- Apple LaserWriter LS (QuickDraw, serial) is supported under Mac OS 9 but not under OS X.
- In Control is an outliner with column) for time management and conceptual text analysis. Reader Quote "Nothing adequate in OS X -- including Omni Outliner which I have but rarely use."
- Motu's digital performer music production software. The Mac OS X release does not yet support third party audio plug-ins.
- Mac OS X does not support Apple's Audio-Visual Personality Card for the beige G3, requiring a reboot into OS 9 if it is to be used for importing audio or video, or for exporting video.
- Can't locate a print driver for an Epson dot matrix printer, there are still people in this world who need to print multi-part forms.
- Fittingly Sew and Dress Shop. Reader Quote: "The Windows versions have been upgraded, but the Mac versions haven't changed in 5 years or more. These programs let me enter measurements and print out patterns that fit (for sewing)."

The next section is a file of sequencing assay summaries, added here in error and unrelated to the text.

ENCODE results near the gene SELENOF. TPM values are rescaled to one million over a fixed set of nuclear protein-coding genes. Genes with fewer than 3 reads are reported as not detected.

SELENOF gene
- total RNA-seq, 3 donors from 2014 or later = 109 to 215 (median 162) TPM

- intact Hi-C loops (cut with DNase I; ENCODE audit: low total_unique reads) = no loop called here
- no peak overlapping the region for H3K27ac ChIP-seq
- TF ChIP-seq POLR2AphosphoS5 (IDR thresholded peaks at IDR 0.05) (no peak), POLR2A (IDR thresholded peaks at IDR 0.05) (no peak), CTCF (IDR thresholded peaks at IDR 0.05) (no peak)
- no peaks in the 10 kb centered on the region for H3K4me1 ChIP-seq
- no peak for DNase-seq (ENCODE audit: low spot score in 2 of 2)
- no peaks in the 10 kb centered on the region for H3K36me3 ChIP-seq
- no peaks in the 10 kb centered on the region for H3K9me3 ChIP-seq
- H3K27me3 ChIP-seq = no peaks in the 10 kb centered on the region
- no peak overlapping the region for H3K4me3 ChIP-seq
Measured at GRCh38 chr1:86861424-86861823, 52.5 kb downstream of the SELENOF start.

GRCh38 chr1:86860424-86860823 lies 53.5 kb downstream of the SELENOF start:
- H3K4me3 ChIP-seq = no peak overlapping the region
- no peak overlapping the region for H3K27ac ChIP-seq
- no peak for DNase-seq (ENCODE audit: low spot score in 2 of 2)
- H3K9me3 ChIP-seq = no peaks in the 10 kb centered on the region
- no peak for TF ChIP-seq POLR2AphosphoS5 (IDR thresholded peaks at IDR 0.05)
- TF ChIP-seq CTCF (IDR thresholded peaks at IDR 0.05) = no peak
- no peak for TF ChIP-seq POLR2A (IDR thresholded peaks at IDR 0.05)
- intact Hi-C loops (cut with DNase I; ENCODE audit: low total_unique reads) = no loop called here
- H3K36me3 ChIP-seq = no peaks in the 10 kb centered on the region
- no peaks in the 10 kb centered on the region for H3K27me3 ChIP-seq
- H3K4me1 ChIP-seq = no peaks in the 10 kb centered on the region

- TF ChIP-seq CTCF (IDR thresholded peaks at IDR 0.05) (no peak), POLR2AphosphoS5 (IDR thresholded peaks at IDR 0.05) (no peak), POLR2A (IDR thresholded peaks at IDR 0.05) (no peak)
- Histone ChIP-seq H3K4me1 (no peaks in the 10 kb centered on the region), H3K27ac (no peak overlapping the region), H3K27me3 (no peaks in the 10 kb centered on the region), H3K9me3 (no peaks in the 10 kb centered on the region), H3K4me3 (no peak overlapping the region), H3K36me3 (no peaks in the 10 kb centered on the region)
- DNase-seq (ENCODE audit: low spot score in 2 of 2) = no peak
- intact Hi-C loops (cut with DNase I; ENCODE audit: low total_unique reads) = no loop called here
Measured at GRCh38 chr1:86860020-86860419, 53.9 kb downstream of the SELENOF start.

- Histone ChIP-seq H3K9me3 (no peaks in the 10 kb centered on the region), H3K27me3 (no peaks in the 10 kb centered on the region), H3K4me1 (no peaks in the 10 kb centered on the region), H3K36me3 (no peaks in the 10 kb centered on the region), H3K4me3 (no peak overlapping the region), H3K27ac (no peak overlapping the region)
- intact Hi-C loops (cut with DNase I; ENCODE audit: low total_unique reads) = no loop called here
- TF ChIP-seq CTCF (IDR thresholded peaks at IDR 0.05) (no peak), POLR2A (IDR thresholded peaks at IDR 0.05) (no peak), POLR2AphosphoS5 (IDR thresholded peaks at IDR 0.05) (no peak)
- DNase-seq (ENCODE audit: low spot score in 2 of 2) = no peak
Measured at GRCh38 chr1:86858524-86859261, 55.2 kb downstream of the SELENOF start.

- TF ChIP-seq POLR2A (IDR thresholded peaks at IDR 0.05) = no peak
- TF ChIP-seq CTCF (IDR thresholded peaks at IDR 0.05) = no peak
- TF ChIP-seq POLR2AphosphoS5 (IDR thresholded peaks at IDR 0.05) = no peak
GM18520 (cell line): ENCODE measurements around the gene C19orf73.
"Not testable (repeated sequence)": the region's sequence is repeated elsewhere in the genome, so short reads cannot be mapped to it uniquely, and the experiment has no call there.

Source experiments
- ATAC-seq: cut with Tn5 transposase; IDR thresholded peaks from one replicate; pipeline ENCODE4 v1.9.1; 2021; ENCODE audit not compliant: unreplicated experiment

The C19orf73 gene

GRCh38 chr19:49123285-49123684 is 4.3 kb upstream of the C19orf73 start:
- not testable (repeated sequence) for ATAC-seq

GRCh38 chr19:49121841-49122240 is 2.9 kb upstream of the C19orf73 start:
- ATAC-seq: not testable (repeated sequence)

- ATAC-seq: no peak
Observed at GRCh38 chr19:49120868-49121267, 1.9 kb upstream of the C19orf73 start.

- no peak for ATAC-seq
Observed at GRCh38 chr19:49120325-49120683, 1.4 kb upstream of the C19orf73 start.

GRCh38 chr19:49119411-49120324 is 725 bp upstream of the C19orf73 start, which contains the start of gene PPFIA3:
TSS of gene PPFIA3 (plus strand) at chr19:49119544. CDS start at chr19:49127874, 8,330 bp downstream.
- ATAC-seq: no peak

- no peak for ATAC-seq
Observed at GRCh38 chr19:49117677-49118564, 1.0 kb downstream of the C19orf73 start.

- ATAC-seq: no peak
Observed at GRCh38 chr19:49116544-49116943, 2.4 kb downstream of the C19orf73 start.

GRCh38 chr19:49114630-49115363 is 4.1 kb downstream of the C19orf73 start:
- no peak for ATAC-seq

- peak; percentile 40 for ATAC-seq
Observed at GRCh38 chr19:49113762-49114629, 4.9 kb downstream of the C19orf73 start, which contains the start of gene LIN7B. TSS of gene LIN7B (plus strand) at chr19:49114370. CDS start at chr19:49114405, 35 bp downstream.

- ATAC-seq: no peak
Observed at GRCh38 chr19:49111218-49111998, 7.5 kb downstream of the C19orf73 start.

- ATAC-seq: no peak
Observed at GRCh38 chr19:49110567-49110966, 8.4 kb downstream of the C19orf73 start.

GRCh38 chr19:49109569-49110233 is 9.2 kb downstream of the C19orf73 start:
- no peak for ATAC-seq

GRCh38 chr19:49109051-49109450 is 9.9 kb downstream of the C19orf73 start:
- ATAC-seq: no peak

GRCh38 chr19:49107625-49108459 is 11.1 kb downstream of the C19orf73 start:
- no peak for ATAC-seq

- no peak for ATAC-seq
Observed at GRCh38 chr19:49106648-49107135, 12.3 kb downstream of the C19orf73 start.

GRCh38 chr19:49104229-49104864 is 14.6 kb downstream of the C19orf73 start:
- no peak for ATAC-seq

- Emagic's Audiowerk 2 PCI card will not work with CoreAudio in OSX without distortion.
- Reader Quote: I will probably keep a Mac OS 9 machine around for a long time, for many Photoshop 6 plug-ins that I own from smaller vendors who may never update their plug-ins to work under Mac OS X."
- Specialized Software: barcode printing; legacy minicomputers with Classic Mac OS gateway software;
- Reader Quote: "For years I've been working in a few small, fast applications. I program engineering simulations, mostly of ammonia-water mixtures for which there has only recently been an accurate equation of state. I have a lot of code in True Basic"
- Then there are drawing programs. I don't do bitmaps, and Illustrator is relatively inconvenient and expensive. What's more, the OS X environment has a ways to go before PDF, admittedly a superior format, becomes as universal and convenient as PICT. Not all applications even allow you to place a PDF image, and very few will let you take it apart and edit it, as all QuickDraw drawing programs would (well, AppleWorks 6 has a bug which often prevents this... but 5 worked).